Former Black Crowes lead singer Chris Robinson has put together a new musical aggregation the Chris Robinson Brotherhood who released two albums last year, including their debut Big Moon Ritual. It's a superb album, Robinson continues to release work that covets the past but he never falls into the trap of being merely a copyist of a genre. Big Moon Ritual has space, lengthy psychedelic jams that are cloaked in the rich sounds of Americana, country soul and the blues. It's relaxed and laid back but incredibly precise musically. Robinson has surrounded himself with some top notch musicians on the album, former Ryan Adams and The Cardinals guitarist Neal Casal provides crisp grooves that float alongside the melodic spaced out notes from keyboardist Adam MacDougall a former Black Crowe himself. George Sluppick who cut his teeth playing with B.B King in Memphis and some time on the road with the likes of Albert King and Waylon Jennings. Bassist Mark Dutton had been with Burning Tree which also featured former Crowes guitarist Marc Ford.
Tulsa Yesterday is a laid back country tune that is given room to roam, the band stretch the song out Casal plays fluid long leads meshing with MacDougall's psychedelic interpretations. Robinson is a great songwriter, one that continues to emerge and enlighten. Tulsa Yesterday seems to reflect the experiences of his life and finds him in a wiser place.
Tulsa Yesterday tomorrow forever,
Today I think I'll take my own sweet time,
You can tell by my blues that I'm no beginner
Or just look into my eyes
I learned my lessons back in the days of the dogwood
Left some footprints in the deep red clay.
Found my past the temptations of plenty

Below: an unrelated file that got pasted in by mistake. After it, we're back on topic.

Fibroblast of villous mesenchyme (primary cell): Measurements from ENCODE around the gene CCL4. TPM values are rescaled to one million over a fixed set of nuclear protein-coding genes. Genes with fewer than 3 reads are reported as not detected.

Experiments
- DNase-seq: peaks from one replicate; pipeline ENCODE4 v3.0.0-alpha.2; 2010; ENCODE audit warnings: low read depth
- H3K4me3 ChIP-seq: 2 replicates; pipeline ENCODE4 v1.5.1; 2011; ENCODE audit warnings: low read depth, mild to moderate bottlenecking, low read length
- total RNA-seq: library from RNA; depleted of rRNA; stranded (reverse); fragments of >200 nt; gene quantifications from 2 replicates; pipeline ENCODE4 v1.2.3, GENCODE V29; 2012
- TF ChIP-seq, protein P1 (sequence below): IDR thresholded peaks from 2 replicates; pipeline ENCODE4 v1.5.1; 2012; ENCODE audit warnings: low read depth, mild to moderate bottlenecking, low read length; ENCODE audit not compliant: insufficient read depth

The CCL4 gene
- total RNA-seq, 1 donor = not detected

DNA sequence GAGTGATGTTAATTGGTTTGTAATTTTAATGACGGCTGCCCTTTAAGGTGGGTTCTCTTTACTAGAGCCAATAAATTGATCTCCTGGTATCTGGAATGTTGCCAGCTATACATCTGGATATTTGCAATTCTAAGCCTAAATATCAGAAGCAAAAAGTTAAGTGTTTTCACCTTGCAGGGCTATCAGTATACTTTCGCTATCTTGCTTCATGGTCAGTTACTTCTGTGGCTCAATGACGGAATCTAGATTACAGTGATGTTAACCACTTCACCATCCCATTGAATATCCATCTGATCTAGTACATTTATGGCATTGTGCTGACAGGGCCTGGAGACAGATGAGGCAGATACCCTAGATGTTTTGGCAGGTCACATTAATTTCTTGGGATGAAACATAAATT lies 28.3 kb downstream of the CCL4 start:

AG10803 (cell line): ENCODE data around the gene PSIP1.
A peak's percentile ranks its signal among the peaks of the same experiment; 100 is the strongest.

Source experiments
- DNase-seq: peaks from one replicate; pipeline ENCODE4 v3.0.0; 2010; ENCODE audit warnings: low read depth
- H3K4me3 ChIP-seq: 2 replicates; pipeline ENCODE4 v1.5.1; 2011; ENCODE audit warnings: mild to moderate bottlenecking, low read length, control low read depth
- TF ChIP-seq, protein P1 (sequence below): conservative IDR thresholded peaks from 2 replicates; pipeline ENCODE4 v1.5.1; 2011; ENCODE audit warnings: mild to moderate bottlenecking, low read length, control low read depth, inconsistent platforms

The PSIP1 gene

Let the sound take me all the way.
The funky Rosalee has a familiar ring to it, Robinson dips into the well of The Grateful Dead and The Band but gives the song an ethereal twist, there is some nice guitar work from Casal who supplies that funky south of the border string bending twang. It's a song where you can hear how much fun the band are having because it has a natural loose bent to it.
Robinson is a songwriter that's keeping the spirit of Laurel Canyon firmly in front of him, it's a style that is reflective but Robinson adds significant depth with his southern roots, the southern tradition is never far away in his storytelling. It seems sometimes the tales are cloaked in a biblical way for want of a better term, tales of loss and forgiveness, feast and flood he uses different traditions for his songs, it's what makes him such a great songwriter. In Star and Stone he is the unwanted stranger in town confronted with suspicion and hostility but the traveller takes it all in his stride, he may not be where he wants to be but that's ok it's the journey that's important. Once again Casal is right on the money he opens up this ongoing vista with notes floating along an open road. Reflections on a Broken Mirror gives Adam MacDougall room to create spaced out synth sequences that add a dream like quality to the song.
Well you can tell by looking that I'm not like the rest
Sometimes a broken mirror reflects back the best.
Maybe it's that lyric that sums up Robinson the best, at times especially in his early days he was somewhat of an outspoken maverick, critical of commercial sponsorship of tours, a stance that got the Crowes thrown off a tour with headliners ZZ Top in the early 90's. Robinson continues to make music his way, it's honest and for me always interesting and fresh. It seems that there is a new impetus occurring in music, it may come from a familiar place but the spirit is renewed and the music is sounding fresh with passion and vigour. The band released a second album last year, The Magic Door which I'm hoping to get my hands on soon.